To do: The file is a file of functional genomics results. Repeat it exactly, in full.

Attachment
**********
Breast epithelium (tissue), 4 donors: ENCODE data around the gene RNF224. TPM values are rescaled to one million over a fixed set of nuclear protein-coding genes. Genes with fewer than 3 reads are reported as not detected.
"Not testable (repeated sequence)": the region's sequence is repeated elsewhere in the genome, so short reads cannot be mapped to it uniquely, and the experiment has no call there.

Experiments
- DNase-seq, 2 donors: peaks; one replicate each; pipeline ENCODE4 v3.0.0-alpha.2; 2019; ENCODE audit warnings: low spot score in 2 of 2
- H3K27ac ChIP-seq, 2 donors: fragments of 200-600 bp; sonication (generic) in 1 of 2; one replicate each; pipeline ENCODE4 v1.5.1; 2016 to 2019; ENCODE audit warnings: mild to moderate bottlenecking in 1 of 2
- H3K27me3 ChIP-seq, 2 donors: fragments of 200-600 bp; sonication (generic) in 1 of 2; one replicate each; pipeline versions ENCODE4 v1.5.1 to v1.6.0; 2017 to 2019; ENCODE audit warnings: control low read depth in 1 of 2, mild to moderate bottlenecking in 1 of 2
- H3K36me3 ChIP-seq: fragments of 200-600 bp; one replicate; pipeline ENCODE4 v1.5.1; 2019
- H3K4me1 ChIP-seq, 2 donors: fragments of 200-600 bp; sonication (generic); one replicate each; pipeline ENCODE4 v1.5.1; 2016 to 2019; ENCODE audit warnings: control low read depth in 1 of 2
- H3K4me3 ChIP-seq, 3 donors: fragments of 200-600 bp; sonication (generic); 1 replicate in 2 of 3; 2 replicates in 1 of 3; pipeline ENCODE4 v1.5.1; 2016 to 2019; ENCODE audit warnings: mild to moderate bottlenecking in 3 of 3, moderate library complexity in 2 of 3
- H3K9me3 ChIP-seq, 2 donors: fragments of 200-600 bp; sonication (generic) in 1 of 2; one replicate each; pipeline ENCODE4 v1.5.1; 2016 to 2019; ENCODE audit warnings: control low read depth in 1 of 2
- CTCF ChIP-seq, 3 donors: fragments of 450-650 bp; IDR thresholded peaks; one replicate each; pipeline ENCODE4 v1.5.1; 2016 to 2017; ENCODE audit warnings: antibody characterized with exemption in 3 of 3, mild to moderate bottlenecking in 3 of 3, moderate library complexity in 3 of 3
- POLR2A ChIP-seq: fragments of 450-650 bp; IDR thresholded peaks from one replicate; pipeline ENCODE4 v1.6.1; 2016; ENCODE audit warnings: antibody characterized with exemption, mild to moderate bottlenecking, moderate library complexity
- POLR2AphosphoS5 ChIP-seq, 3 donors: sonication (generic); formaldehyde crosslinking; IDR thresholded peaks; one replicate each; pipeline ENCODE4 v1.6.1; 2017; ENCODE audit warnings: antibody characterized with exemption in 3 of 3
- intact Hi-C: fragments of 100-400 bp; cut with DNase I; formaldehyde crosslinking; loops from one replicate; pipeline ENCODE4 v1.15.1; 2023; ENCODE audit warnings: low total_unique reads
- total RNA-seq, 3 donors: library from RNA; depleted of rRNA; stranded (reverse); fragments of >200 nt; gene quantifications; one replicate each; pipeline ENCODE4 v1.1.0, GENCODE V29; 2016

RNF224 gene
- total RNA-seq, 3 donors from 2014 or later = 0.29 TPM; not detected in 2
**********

Breast epithelium (tissue), 4 donors: ENCODE data around the gene RNF224. TPM values are rescaled to one million over a fixed set of nuclear protein-coding genes. Genes with fewer than 3 reads are reported as not detected.
"Not testable (repeated sequence)": the region's sequence is repeated elsewhere in the genome, so short reads cannot be mapped to it uniquely, and the experiment has no call there.

Experiments
- DNase-seq, 2 donors: peaks; one replicate each; pipeline ENCODE4 v3.0.0-alpha.2; 2019; ENCODE audit warnings: low spot score in 2 of 2
- H3K27ac ChIP-seq, 2 donors: fragments of 200-600 bp; sonication (generic) in 1 of 2; one replicate each; pipeline ENCODE4 v1.5.1; 2016 to 2019; ENCODE audit warnings: mild to moderate bottlenecking in 1 of 2
- H3K27me3 ChIP-seq, 2 donors: fragments of 200-600 bp; sonication (generic) in 1 of 2; one replicate each; pipeline versions ENCODE4 v1.5.1 to v1.6.0; 2017 to 2019; ENCODE audit warnings: control low read depth in 1 of 2, mild to moderate bottlenecking in 1 of 2
- H3K36me3 ChIP-seq: fragments of 200-600 bp; one replicate; pipeline ENCODE4 v1.5.1; 2019
- H3K4me1 ChIP-seq, 2 donors: fragments of 200-600 bp; sonication (generic); one replicate each; pipeline ENCODE4 v1.5.1; 2016 to 2019; ENCODE audit warnings: control low read depth in 1 of 2
- H3K4me3 ChIP-seq, 3 donors: fragments of 200-600 bp; sonication (generic); 1 replicate in 2 of 3; 2 replicates in 1 of 3; pipeline ENCODE4 v1.5.1; 2016 to 2019; ENCODE audit warnings: mild to moderate bottlenecking in 3 of 3, moderate library complexity in 2 of 3
- H3K9me3 ChIP-seq, 2 donors: fragments of 200-600 bp; sonication (generic) in 1 of 2; one replicate each; pipeline ENCODE4 v1.5.1; 2016 to 2019; ENCODE audit warnings: control low read depth in 1 of 2
- CTCF ChIP-seq, 3 donors: fragments of 450-650 bp; IDR thresholded peaks; one replicate each; pipeline ENCODE4 v1.5.1; 2016 to 2017; ENCODE audit warnings: antibody characterized with exemption in 3 of 3, mild to moderate bottlenecking in 3 of 3, moderate library complexity in 3 of 3
- POLR2A ChIP-seq: fragments of 450-650 bp; IDR thresholded peaks from one replicate; pipeline ENCODE4 v1.6.1; 2016; ENCODE audit warnings: antibody characterized with exemption, mild to moderate bottlenecking, moderate library complexity
- POLR2AphosphoS5 ChIP-seq, 3 donors: sonication (generic); formaldehyde crosslinking; IDR thresholded peaks; one replicate each; pipeline ENCODE4 v1.6.1; 2017; ENCODE audit warnings: antibody characterized with exemption in 3 of 3
- intact Hi-C: fragments of 100-400 bp; cut with DNase I; formaldehyde crosslinking; loops from one replicate; pipeline ENCODE4 v1.15.1; 2023; ENCODE audit warnings: low total_unique reads
- total RNA-seq, 3 donors: library from RNA; depleted of rRNA; stranded (reverse); fragments of >200 nt; gene quantifications; one replicate each; pipeline ENCODE4 v1.1.0, GENCODE V29; 2016

RNF224 gene
- total RNA-seq, 3 donors from 2014 or later = 0.29 TPM; not detected in 2